U.S. Beef Showcased in Red-hot Chilean Market
With U.S. beef gaining a strong foothold in Chile, exports haven’t skipped a beat in 2012. Through July, exports were 347 percent ahead of last year’s pace in volume (6,600 metric tons) and 295 percent higher in value ($31.4 million, or an average of about $4.5 million per month.)
“U.S. beef market share in Chile has tripled over the past year, from about 2 percent to more than 6 percent,” said Julca. “But more importantly, the United States is becoming well-known here as a reliable supplier of quality muscle cuts. We’re exporting more beef muscle cuts to several markets in this region, but Chile is definitely the pacesetter.”
For the seminar aimed at importers and distributors, Dr. Dale Woerner of Colorado State University provided an overview of the U.S. beef production, processing and grading systems for 22 attendees. Following the seminar, the group enjoyed a buffet featuring U.S. short ribs prepared by Felipe Farias, executive chef for the Intercontinental Hotel in Santiago.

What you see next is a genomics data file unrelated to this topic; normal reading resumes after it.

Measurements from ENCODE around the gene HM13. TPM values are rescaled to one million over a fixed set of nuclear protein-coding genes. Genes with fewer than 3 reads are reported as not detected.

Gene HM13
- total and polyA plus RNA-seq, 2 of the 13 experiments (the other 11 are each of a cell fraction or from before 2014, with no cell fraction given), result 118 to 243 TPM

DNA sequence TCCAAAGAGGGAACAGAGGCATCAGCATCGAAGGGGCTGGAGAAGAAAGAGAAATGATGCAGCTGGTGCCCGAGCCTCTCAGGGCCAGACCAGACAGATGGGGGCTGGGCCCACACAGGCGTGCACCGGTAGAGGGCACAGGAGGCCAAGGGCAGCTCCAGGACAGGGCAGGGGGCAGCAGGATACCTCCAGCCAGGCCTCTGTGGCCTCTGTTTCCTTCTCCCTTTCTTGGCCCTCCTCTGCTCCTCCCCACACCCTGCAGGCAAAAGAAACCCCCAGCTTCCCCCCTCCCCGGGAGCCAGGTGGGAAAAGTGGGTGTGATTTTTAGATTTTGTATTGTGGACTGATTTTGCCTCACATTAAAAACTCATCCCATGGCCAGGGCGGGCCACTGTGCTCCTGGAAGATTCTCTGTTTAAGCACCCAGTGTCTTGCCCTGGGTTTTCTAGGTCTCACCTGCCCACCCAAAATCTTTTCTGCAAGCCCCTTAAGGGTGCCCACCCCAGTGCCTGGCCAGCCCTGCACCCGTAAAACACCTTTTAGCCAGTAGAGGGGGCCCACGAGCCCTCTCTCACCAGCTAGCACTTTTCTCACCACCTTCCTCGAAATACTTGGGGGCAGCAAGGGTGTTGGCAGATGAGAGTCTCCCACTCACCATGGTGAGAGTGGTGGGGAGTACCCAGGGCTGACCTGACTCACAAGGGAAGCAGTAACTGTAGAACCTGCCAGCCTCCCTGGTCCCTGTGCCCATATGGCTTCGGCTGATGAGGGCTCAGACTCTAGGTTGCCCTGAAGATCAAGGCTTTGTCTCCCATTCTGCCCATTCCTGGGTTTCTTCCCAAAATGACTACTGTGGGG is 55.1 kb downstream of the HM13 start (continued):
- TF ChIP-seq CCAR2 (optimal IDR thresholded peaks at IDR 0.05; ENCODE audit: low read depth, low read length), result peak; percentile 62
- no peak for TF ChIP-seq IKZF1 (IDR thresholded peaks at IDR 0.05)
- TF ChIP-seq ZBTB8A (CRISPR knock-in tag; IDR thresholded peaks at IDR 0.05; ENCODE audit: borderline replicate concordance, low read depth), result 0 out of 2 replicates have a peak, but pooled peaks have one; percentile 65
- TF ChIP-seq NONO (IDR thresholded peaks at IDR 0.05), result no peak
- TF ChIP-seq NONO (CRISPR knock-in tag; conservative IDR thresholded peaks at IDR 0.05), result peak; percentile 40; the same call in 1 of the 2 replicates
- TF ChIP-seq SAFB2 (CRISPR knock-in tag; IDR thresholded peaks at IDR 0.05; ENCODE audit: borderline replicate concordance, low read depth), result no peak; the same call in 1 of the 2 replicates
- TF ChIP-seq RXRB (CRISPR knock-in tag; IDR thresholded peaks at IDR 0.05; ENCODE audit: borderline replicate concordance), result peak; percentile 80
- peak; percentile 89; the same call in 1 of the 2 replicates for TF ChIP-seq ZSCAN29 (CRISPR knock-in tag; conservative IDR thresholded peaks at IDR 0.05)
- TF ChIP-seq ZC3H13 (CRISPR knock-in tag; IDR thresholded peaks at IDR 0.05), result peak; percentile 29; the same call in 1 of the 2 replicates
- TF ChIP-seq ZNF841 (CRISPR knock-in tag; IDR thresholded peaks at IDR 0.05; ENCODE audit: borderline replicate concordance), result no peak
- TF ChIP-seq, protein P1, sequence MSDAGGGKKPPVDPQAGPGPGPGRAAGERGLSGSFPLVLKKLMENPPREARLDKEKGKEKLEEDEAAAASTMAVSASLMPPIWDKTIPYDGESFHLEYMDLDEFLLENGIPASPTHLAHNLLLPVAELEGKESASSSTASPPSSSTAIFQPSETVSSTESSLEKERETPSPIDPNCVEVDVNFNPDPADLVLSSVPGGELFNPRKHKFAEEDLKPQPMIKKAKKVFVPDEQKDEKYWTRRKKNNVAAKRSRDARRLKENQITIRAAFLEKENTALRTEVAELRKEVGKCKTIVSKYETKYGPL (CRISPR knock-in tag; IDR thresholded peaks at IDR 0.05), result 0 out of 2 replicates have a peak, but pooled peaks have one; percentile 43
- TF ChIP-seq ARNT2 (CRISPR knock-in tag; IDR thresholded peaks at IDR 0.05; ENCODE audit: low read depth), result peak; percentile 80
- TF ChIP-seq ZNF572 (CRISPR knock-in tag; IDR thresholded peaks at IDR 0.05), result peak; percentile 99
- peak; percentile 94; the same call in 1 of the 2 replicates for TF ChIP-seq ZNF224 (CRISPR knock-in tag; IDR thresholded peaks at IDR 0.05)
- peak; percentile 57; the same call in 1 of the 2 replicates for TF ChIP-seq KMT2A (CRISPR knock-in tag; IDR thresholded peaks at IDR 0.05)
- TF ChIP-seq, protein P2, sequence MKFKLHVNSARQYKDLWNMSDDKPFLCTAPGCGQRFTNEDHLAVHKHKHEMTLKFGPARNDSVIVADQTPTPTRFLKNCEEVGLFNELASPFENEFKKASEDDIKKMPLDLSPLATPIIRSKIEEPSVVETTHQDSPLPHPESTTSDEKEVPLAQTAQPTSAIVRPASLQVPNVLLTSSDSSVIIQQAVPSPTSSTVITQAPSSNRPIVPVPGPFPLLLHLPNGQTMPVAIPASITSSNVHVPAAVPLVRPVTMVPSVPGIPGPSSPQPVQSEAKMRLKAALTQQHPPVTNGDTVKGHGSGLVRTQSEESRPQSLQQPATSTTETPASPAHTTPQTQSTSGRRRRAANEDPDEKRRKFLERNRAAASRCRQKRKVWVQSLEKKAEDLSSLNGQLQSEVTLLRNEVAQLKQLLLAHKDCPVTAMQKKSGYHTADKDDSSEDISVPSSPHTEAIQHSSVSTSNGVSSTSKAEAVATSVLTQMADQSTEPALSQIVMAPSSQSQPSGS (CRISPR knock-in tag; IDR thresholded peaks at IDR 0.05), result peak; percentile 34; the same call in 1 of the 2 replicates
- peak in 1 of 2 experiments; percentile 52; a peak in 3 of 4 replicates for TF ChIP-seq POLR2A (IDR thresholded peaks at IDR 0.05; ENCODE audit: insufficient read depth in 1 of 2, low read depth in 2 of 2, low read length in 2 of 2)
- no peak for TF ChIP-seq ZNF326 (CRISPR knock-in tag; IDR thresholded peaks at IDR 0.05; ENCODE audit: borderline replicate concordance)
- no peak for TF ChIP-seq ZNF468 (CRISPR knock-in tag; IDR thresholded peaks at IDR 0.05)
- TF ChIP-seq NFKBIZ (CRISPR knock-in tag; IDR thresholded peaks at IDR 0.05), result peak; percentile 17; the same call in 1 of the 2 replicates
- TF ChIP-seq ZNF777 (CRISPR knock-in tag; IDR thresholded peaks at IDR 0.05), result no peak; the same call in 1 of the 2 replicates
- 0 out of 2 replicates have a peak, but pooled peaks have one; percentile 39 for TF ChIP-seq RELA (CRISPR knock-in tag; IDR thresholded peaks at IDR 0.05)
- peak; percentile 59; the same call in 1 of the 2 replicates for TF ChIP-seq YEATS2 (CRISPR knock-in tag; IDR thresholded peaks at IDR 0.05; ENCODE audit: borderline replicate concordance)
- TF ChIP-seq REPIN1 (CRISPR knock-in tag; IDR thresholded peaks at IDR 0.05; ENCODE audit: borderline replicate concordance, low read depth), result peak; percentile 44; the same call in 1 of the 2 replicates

The seminar targeting chefs was held at INACAP, a technical school in Santiago that offers a very highly regarded culinary program. For this program, Woerner focused on the outside skirt, ribeye and knuckle, demonstrating the versatility of these cuts. The session also included a product tasting. About 30 chefs were in attendance, including instructors and former students from INACAP. But in addition to those attending, INACAP assisted USMEF in reaching out to a wide database of chefs and foodservice professionals throughout Chile.
“Meat buyers and foodservice professionals in Chile are intrigued by the traction U.S. beef has gained here,” said Julca. “Clearly their clientele has responded in an overwhelmingly positive manner because demand for U.S. beef is very strong. But it is important that we continue to provide them with the information and tools they need, so that we can develop and even larger and more loyal customer base.”
Note: One metric ton = 2,204.622 pounds. Export statistics refer to muscle cuts plus variety meat, unless otherwise indicated.